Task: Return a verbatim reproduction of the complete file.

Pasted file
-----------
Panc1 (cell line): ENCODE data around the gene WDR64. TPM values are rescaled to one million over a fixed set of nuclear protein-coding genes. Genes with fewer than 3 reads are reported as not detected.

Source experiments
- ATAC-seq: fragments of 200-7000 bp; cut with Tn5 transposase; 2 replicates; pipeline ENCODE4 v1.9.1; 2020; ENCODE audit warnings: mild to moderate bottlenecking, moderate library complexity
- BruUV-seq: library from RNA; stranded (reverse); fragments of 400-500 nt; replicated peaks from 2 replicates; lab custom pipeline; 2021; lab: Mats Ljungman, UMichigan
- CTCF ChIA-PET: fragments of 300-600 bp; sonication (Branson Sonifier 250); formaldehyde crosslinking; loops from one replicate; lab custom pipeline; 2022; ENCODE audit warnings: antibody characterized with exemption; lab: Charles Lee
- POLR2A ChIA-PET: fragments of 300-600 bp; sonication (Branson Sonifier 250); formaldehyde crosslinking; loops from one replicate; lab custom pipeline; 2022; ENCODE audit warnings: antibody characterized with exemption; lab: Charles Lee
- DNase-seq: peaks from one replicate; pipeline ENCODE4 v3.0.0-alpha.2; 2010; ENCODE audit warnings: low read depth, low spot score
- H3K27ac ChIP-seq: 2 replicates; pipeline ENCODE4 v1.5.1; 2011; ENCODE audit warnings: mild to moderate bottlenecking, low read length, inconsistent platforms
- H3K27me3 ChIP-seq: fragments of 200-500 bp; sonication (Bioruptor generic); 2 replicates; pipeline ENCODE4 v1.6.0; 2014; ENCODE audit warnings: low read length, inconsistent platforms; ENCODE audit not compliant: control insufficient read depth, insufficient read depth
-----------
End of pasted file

Panc1 (cell line): ENCODE data around the gene WDR64. TPM values are rescaled to one million over a fixed set of nuclear protein-coding genes. Genes with fewer than 3 reads are reported as not detected.

Source experiments
- ATAC-seq: fragments of 200-7000 bp; cut with Tn5 transposase; 2 replicates; pipeline ENCODE4 v1.9.1; 2020; ENCODE audit warnings: mild to moderate bottlenecking, moderate library complexity
- BruUV-seq: library from RNA; stranded (reverse); fragments of 400-500 nt; replicated peaks from 2 replicates; lab custom pipeline; 2021; lab: Mats Ljungman, UMichigan
- CTCF ChIA-PET: fragments of 300-600 bp; sonication (Branson Sonifier 250); formaldehyde crosslinking; loops from one replicate; lab custom pipeline; 2022; ENCODE audit warnings: antibody characterized with exemption; lab: Charles Lee
- POLR2A ChIA-PET: fragments of 300-600 bp; sonication (Branson Sonifier 250); formaldehyde crosslinking; loops from one replicate; lab custom pipeline; 2022; ENCODE audit warnings: antibody characterized with exemption; lab: Charles Lee
- DNase-seq: peaks from one replicate; pipeline ENCODE4 v3.0.0-alpha.2; 2010; ENCODE audit warnings: low read depth, low spot score
- H3K27ac ChIP-seq: 2 replicates; pipeline ENCODE4 v1.5.1; 2011; ENCODE audit warnings: mild to moderate bottlenecking, low read length, inconsistent platforms
- H3K27me3 ChIP-seq: fragments of 200-500 bp; sonication (Bioruptor generic); 2 replicates; pipeline ENCODE4 v1.6.0; 2014; ENCODE audit warnings: low read length, inconsistent platforms; ENCODE audit not compliant: control insufficient read depth, insufficient read depth